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 I’m back in Canada – still a long way from my home in Ontario, but at least in my homeland. Before moving on to things Canadian though, I wanted to share a few pics and memories from my final weeks in the US, spent with my sister Maggie, her husband Tom and my “nieces” Sadie the dog and Miss Milly the cat.

The day we drove north from Oregon brought me into the familiar territory of the Columbia River. Many many times over the years, I’ve crossed this wide flowing body that has been altered by dams all along its course. I love the dry, often craggy hillsides that flank it, the tumbleweed that rolls on by it,  and the blue skies that always seem to hover above it. In the past we’ve camped on its banks and boated, fished and frolicked in its waters. It marks the border between Oregon and the beautiful state of Washington.

Maggie and Tom live about half an hour west of Wenatchee, a small city developed around the plateaus of fruit orchards which are irrigated from the great river. After experiencing all that rain since northern California, I found myself in a snowstorm as we went over Blewett Pass heading into the Wenatchee River valley. That was the first snow I had seen in 15 months and I loved it!

They live “up the Chumstick” in one of the many valleys that radiate out of the Leavenworth area. They both work in Der Town, which is the Bavarian-inspired community of Leavenworth. It is a mecca for shopping tourists from Seattle as well as a center for rock climbers, rafters, and hikers. The town took on its Alpen look back in the 70s when local people decided they needed a schtick to attract visitors, and the scheme worked.

Now the town is painted, pretty, and planted with pots of petunias. Ringed by the Enchantment range of the Cascade Mountains, growing up around the convergence of the Wenatchee and Icicle Rivers, it is the epitome of picturesque.  My sister worked for years at the well-known Katzenjammers Steakhouse but now works at the smaller Alley Café.

The Alley Cafe is one of the best restaurants in town – I remember having my birthday dinner there years ago – it was, and still is, excellent food and service (best wait staff in town!). An old friend, Andy Cuevas and his friend Mike accompany dinner at the Alley with their guitars and fiddle on Sundays, playing some very sweet covers of a wide variety of music. Andy’s son, Sergio, is also a fine guitarist who joins singer/songwriter Stephen Sharpe in sets of rootsy rap with a world rhythm at other local restaurants – I guess they are also known as the Chumstick Liberation Front. It is so nice to go into communities and hear original local music from folks with a lot of talent having a lot of fun. Stephen’s music has a real Manu Chao kinda sound, very Euro, very cool. Loved them – told Stephen he should come to Costa Rica – he could get gigs and they’d love him too.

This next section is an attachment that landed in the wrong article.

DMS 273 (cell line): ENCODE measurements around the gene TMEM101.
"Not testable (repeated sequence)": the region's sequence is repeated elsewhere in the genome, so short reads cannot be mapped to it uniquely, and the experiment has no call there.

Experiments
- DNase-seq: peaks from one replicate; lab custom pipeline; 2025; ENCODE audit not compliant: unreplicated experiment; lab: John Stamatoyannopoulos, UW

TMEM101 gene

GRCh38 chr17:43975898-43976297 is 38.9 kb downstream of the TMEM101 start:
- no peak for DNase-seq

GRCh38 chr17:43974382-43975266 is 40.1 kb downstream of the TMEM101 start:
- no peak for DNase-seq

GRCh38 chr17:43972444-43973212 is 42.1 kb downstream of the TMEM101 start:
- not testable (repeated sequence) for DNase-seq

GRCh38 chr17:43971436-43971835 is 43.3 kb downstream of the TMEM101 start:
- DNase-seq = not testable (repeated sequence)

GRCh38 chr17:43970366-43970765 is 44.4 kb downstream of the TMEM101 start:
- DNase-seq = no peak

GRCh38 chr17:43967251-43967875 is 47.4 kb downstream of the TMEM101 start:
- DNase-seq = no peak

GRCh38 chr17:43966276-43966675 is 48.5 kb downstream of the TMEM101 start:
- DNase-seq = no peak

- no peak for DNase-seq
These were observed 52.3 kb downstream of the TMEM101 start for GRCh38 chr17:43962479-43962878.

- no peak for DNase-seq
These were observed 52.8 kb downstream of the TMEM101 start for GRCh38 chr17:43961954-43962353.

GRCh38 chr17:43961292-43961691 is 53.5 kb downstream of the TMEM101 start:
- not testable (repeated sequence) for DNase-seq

I did two book events while in Leavenworth – one was a “book buzz”, selling and signing books at the local independent book store A Book for All Seasons, where I shared pens with another author, Gina Ochsner. It was a pleasant way to spend the afternoon talking to readers and selling a few books – and so nice to work with independent booksellers. I also did a presentation at the Alley Café one evening and sold some more. Happy to leave copies of Walking with Wolf behind in Der Town.

I also had the great pleasure of going into Seattle to the University Friends Meeting there and presenting the book to a nice group of folks. I have really enjoyed meeting Friends in my travels, sharing Wolf’s story and connecting with other Monteverde-lovers and perhaps influencing a few more to make the trek up the green mountain. Thanks to Pablo Stanfield who put that all together for me.

Maggie and I – both seals in our former lives – from the amount of raw fish and seaweed we like to eat, that’s the only conclusion we can draw – visited an interesting sushi restaurant while in Seattle. The chefs fill plates with portions and the plates move around the restaurant on a conveyor belt. Perhaps this is common in Japan or elsewhere, but we had never eaten at a place like this. We learned that it is better to go there at the beginning of their open hours as the chefs will be making more food – we arrived not too long before they closed for the afternoon, so the chefs stopped putting new food out. It isn’t my favourite way of having sushi, but it was fun for the experience – we felt like Lucille Ball making chocolates as we tried to get the plates off the train without creating chaos.  We ate much better sushi in East Wenatchee at Wasabi Sushi – highly recommend their jalapeno roll.